For another thing, as much as the introduction seems to promise controversy, Okholm is actually a little tentative when it comes to pitting his monastic sources against their modern counterparts. He does frequently point out differences, but he often resolves them by noting a newer, even more contemporary source that has come back around to the monastic point of view; or he leaves them unresolved, noting a difference of context and the need for more study.
Surprisingly, one Amazon reviewer accuses Okholm of overstating his case. He charges the author with holding too stubbornly to monastic thought, prescribing in particular a dangerous, excessive patience in abusive relationships (which would contradict the modern mandate for victims to get out). Before I started the book, I was wary of this very kind of error—the presumption of a scholar on crusade, wielding a favorite thesis in a far-off land, and particularly a thesis stating, more or less, that the old ways are best.
But I never actually saw that error, not in Okholm’s treatment of anger and not anywhere else. Again, the author seems fairly cautious when it comes to picking a fight. He’s happy in many cases to validate both sides in a conflict, allowing each side a set of circumstances where its principles seem best. Considering that very few of us inhabit the cloistered context where Okholm’s monks wrote, this caution seems wise.
For me, Okholm’s comparison of modern and ancient psychology is the less interesting element of the book because, ultimately, I’m not sure he’s comparing like things. So much of modern psychology seems devoted to abnormal conditions and extraordinary disorders. The monastic “psychology,” on the other hand, is concerned with the very mundane sins we all wrestle with (or surrender to). As Okholm himself says at one point, “there is something extraordinarily ordinary about all this” (34).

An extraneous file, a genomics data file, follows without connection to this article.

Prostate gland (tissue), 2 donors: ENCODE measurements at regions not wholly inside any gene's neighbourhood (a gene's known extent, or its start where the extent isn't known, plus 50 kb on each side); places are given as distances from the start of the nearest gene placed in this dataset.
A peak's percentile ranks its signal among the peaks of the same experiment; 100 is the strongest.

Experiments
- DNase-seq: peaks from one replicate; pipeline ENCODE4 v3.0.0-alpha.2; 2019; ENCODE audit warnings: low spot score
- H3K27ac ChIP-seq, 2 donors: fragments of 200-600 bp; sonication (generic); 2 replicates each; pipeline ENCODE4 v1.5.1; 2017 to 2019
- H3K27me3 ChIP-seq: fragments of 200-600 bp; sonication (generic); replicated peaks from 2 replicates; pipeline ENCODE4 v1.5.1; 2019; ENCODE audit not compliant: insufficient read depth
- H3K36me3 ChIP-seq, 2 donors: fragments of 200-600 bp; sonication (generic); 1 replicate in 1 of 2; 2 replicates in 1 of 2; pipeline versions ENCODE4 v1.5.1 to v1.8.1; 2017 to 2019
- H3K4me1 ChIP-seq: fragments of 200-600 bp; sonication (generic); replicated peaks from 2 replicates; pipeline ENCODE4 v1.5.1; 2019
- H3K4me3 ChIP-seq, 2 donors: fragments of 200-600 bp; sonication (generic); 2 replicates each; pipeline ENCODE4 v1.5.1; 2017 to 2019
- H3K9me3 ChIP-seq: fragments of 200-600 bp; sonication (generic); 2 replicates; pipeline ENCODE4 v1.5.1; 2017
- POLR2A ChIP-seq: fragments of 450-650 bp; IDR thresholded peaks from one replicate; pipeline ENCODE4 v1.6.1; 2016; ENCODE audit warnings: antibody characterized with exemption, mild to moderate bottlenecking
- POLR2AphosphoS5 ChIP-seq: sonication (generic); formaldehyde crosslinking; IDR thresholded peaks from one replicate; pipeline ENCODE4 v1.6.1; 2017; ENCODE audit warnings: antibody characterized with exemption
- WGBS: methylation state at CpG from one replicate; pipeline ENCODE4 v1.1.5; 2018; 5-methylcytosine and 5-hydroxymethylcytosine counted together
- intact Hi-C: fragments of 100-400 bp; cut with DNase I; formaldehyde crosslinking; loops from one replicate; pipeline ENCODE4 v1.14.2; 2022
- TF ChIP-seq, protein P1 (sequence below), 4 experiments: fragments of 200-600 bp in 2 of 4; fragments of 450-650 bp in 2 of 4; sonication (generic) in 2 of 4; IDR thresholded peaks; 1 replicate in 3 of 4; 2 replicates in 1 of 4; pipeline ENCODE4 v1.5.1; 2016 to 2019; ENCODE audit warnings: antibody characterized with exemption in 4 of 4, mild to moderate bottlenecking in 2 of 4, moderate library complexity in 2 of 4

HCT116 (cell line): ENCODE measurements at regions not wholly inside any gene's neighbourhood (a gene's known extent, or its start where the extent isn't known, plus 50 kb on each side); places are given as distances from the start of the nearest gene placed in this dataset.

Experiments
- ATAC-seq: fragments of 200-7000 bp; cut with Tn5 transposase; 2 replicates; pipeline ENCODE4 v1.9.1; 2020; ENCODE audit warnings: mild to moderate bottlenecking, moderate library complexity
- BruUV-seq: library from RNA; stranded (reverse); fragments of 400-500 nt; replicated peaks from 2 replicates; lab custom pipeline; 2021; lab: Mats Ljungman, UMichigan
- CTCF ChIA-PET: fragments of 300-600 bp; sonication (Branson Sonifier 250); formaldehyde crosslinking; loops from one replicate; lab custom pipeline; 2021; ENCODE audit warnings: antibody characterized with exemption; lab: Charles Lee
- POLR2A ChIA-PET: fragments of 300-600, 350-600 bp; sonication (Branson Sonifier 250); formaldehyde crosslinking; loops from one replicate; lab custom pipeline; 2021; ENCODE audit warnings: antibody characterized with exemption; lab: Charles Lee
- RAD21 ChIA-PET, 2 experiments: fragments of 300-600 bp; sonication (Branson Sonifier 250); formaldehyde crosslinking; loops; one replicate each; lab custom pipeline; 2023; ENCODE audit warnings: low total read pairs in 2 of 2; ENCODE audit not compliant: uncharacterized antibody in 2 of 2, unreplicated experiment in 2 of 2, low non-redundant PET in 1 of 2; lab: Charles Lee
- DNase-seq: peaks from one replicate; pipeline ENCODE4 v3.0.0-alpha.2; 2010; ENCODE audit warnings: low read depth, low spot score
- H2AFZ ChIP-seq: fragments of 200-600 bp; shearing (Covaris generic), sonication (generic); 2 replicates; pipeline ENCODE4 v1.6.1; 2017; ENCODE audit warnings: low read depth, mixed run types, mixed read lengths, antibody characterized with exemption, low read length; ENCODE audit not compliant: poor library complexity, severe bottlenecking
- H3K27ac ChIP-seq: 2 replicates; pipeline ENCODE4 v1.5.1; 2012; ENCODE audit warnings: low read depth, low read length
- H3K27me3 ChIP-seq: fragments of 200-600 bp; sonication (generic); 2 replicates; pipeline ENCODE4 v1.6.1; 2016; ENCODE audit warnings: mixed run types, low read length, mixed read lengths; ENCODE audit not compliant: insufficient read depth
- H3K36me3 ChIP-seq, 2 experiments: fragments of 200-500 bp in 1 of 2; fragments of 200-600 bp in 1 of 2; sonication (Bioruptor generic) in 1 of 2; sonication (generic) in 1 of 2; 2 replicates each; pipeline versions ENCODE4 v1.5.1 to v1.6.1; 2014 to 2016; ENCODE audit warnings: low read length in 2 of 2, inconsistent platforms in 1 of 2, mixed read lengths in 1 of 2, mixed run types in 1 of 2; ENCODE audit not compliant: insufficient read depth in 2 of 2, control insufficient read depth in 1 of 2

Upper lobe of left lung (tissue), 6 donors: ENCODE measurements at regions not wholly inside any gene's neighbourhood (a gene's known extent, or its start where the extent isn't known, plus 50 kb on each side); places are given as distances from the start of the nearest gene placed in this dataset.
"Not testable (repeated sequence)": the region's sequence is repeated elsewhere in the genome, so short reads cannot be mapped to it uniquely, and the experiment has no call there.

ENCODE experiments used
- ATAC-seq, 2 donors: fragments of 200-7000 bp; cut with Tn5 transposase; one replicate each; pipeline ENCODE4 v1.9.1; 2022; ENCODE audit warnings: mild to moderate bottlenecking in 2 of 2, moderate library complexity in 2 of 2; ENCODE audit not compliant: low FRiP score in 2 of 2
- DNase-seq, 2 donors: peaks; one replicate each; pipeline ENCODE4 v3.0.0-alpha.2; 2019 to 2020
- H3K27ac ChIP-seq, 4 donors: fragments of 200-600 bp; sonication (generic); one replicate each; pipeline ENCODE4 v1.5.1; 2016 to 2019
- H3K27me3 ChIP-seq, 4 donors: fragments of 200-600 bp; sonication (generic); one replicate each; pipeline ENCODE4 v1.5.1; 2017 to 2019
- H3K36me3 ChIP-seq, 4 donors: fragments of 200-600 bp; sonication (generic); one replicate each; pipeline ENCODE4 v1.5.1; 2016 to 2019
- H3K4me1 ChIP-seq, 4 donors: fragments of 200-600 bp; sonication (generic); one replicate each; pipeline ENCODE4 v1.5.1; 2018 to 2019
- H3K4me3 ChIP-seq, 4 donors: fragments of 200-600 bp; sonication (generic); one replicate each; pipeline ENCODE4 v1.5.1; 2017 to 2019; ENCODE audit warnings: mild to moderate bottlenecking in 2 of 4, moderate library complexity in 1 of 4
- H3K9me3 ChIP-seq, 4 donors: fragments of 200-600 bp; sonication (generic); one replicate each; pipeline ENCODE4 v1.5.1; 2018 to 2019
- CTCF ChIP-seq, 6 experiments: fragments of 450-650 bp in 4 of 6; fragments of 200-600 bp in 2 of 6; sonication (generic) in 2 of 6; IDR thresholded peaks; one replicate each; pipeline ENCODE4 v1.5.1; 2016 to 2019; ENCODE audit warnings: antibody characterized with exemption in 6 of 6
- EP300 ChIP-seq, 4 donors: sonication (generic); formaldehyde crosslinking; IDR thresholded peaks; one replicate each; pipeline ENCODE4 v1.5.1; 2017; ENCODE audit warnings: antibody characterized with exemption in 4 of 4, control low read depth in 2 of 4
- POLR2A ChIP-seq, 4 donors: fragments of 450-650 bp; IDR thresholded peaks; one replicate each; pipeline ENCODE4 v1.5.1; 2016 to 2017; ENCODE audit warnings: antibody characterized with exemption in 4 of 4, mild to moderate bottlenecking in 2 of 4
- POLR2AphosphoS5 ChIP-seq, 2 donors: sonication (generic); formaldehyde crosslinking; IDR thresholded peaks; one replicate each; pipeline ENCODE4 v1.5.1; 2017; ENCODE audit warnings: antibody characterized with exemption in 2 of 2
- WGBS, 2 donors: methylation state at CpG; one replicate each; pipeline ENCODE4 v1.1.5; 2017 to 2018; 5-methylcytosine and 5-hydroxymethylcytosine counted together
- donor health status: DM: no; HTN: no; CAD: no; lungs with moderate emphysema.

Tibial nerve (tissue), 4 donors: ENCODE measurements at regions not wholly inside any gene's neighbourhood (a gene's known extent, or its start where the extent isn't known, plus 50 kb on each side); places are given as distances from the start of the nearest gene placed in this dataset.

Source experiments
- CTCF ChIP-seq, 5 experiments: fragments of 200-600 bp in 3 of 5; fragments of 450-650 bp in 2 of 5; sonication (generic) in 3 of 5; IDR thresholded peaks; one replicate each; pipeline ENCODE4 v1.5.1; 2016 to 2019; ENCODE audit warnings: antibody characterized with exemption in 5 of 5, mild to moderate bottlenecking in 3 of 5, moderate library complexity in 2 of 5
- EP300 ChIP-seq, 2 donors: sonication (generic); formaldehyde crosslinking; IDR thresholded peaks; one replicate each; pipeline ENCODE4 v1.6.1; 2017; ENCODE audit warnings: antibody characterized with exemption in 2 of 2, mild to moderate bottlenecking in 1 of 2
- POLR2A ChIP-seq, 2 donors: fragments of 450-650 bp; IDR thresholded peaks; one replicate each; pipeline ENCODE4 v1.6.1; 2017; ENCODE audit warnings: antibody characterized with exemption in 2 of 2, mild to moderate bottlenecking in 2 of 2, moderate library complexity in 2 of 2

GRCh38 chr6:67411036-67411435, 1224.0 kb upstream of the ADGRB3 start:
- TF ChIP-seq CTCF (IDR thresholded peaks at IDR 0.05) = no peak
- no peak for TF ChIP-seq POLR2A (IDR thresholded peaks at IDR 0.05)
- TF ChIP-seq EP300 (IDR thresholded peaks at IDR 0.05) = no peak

And that is exactly why the first element of the book, the simple exposition of monastic thought on sin, is so interesting to me. My sins are such an ordinary part of my life that I had forgotten to take them seriously. They had grown comfortable in a way, and because of that I had stopped trying to get rid of them. (Or did that happen the other way around?) Then here came these monks, reminding me that my sins are deathly serious, that my comfort with them is lethal, and that despite all this there are concrete things I can do to actually overcome them.
My progress through this book seemed to parallel Dante’s journey through Purgatory. At each new terrace—gluttony, lust, greed, anger, envy, sloth, vainglory—I saw myself in the sins depicted. I saw my own errors dragged out into the light, exposed in harsh relief. And like Dante, I felt the sharp remorse that is, if cultivated, the seed of repentance.
This, for me at least, makes Dangerous Passions, Deadly Sins an even better book than perhaps its author intended. (I doubt he’ll chafe at the comparison to Dante and the implict analogy of himself to Virgil.) It was more than informative or provocative; it was transformative. I know of no higher praise for a book.
(Full disclaimer: I received a copy of this book from Brazos Press in exchange for an honest and unbiased review.)